Overview

Comprehensive Description

Viburnum rufidulum is noted as a food source for most birds, some mammals, even including foxes. The fruits, leaves, and twigs can be eaten by herbivorous animals such as the white-tailed deer (Odocoileus virgianianus) in upland forested areas (Sallee, 2002: 15).

Historically the Plains Apache utilized the plant as a food source (one of 48 plants documented in the study), though it is unclear exactly what part of the plant was used (Jordan, 2006: 28).

References

Jordan, J. 2006. Vascular Plants Utilized by the Plains Apache in Southwestern Oklahoma. Publications of the Oklahoma Biological Survey 7: 24-33.

Sallee, D. 2002. Use of Geographic Information Systems and Infrared-Triggered Cameras to Assess White-Tailed Deer (Odocoileus virgianianus) in Denton County, Texas. (Master of Science thesis). 106 pp. Denton, Texas: University of North Texas.

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Viburnum rufidulum can reach 3.5 m in height and produce seeds after 5 years (Bonner et al., 2008: 1163). The leaf petioles and undersides have rusty hairy. The oval leaves are dark and shiny on the upper surface and can grow up to 10 cm long (Hunter, 2000: 174). The flower buds are a reddish brown and the flowers are white and occasionally even pinkish. The flowers are arranged flattened, rounded and in convex cymes (a flat-topped cluster of flowers in which the central or terminal flower opens first)(Bonner et al., 2008: 1163). The flowers can grow up to four inches across. (Hunter, 2000: 174) The flowering dates are primarily from March to June depending upon the region. (Bonner et al., 2008: 1163). Pollination is by insects (Bonner et al., 2008: 1163). The dark blue fruits are approximately 13 mm in length, elliptical (oval) and slightly flattened (Hunter, 2000: 174). The fruit ripens September to October (producing 5,200 kg dried fruits/kg) and seed dispersal can occur in December (Bonner et al., 2008: 1163, 1165).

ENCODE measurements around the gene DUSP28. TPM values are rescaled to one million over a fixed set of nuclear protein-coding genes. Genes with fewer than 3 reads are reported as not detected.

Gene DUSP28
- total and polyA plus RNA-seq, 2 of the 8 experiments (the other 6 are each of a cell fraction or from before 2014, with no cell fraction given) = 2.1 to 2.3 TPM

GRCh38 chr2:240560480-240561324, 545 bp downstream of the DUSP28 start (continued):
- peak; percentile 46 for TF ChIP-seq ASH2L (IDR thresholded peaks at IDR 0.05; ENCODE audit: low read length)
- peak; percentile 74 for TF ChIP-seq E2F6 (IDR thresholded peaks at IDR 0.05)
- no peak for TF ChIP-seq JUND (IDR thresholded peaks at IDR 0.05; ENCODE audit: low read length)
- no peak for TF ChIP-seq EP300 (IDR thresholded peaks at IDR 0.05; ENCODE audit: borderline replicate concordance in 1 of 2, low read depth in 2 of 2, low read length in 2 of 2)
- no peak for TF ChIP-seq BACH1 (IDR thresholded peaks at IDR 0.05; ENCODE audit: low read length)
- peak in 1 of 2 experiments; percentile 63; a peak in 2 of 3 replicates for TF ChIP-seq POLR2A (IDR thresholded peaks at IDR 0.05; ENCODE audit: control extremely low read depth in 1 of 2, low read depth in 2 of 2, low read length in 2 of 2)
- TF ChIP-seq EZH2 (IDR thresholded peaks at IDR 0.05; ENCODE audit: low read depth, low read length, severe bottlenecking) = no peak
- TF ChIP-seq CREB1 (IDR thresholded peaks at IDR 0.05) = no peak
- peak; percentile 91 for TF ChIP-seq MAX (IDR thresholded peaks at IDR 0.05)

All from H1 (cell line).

References

Bonner, F. T., Gill, J. D. & Pogge, F. L. 2008. Caprifoliaceae-Honeysuckle family, 1162-1167. In: The Woody Plant Seed Manual: Agricultural Handbook No. 727. 1223 pp, Washington, DC. U.S. Department of Agriculture, Forest Service.

Hunter, G.C. 2000. Trees, Shrubs, & Vines of Arkansas. 203 pp, Arkansas: University of Arkansas Press

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Viburnum rufidulum does not tolerate water with a high concentration of chloride. In one experiment, Viburnum rufidulum suffered 80% leaf burn when watered with reclaimed water, although the roots were not affected (Parnell, 1990: 378).

References

Parnell, J. 1990. Reclaimed Water and Florida Natives. Proceedings of the Florida State Horticulture Society, 103: 377-379.

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Distribution

National Distribution

United States

Origin: Native

Regularity: Regularly occurring

Currently: Present

Confidence: Confident

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Localities documented in Tropicos sources

Viburnum rufidulum Raf.:
United States (North America)

Note: This information is based on publications available through Tropicos and may not represent the entire distribution. Tropicos does not categorize distributions as native or non-native.
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The shrub Viburnum rufidulum or rusty blackhaw is distributed as far west as Kansas and in the states of Florida, Georgia, Tennessee, Texas, North Carolina, South Carolina, Virginia, and Kentucky (USDA, 2012).

References